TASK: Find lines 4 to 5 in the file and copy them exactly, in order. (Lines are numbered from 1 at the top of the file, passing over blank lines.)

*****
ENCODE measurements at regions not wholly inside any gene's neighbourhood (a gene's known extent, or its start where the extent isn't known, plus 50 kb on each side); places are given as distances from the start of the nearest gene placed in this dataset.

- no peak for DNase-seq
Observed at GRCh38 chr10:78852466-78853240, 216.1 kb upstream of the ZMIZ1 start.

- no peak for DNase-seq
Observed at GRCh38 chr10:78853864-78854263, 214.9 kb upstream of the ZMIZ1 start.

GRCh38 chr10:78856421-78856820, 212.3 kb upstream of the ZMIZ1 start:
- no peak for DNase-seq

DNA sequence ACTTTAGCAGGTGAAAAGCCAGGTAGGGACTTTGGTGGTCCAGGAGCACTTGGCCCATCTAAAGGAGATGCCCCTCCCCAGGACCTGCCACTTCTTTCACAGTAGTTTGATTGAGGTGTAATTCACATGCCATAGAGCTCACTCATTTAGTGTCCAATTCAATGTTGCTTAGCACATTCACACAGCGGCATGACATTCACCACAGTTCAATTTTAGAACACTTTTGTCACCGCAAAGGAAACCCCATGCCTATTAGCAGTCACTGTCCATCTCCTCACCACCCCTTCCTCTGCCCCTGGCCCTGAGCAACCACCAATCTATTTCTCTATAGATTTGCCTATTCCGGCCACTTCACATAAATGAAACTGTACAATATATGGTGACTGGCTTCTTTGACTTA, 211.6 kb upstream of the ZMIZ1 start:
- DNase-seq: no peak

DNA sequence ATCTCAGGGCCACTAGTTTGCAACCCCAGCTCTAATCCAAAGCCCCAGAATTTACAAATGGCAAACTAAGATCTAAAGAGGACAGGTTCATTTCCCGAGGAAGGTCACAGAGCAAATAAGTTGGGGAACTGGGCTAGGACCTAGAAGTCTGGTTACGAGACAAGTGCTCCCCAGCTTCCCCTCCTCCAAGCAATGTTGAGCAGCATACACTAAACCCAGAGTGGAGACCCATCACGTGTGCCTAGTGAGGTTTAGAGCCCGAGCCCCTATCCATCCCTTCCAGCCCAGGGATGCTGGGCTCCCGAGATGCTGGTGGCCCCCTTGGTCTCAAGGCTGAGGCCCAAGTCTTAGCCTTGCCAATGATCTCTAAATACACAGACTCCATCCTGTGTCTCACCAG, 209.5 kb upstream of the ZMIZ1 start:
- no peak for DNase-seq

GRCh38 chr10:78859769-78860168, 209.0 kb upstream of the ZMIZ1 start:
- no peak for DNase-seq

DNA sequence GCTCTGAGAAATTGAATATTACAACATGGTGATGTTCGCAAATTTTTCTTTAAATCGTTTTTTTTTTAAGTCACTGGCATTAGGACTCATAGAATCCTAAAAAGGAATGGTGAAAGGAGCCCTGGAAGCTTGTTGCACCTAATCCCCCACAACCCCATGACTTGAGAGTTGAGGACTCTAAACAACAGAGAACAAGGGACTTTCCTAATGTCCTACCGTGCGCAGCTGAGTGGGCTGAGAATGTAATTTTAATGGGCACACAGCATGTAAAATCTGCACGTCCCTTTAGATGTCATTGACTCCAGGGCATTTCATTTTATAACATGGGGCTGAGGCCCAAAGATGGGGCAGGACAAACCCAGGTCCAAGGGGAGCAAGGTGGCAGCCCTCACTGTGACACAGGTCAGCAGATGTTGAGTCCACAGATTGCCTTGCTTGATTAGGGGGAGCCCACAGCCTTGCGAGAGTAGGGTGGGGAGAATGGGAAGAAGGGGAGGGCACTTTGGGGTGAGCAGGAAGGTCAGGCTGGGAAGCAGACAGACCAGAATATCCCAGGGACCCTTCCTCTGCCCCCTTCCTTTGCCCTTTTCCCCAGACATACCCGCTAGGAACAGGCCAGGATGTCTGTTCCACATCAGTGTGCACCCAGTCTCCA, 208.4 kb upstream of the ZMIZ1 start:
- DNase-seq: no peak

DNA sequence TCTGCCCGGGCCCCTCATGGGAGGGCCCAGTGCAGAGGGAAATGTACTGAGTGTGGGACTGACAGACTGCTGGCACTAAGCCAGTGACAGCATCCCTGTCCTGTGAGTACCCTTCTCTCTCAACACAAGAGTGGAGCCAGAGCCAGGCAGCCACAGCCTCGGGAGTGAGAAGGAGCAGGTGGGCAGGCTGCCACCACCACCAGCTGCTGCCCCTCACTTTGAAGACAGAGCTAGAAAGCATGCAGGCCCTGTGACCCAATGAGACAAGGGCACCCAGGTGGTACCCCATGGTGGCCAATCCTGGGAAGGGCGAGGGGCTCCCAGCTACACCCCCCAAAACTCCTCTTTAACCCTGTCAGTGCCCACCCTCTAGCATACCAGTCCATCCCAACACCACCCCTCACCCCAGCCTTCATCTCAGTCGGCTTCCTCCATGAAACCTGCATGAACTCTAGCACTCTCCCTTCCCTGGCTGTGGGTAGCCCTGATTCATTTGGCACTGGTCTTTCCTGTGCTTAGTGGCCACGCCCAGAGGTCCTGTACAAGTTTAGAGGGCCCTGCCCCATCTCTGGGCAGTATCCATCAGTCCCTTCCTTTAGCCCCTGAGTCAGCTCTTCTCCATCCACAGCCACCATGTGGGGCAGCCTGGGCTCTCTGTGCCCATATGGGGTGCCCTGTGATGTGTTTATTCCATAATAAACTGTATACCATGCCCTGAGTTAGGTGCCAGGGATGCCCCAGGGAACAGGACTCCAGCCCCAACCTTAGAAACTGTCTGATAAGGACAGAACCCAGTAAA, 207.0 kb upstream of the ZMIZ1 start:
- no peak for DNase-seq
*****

- no peak for DNase-seq
Observed at GRCh38 chr10:78853864-78854263, 214.9 kb upstream of the ZMIZ1 start.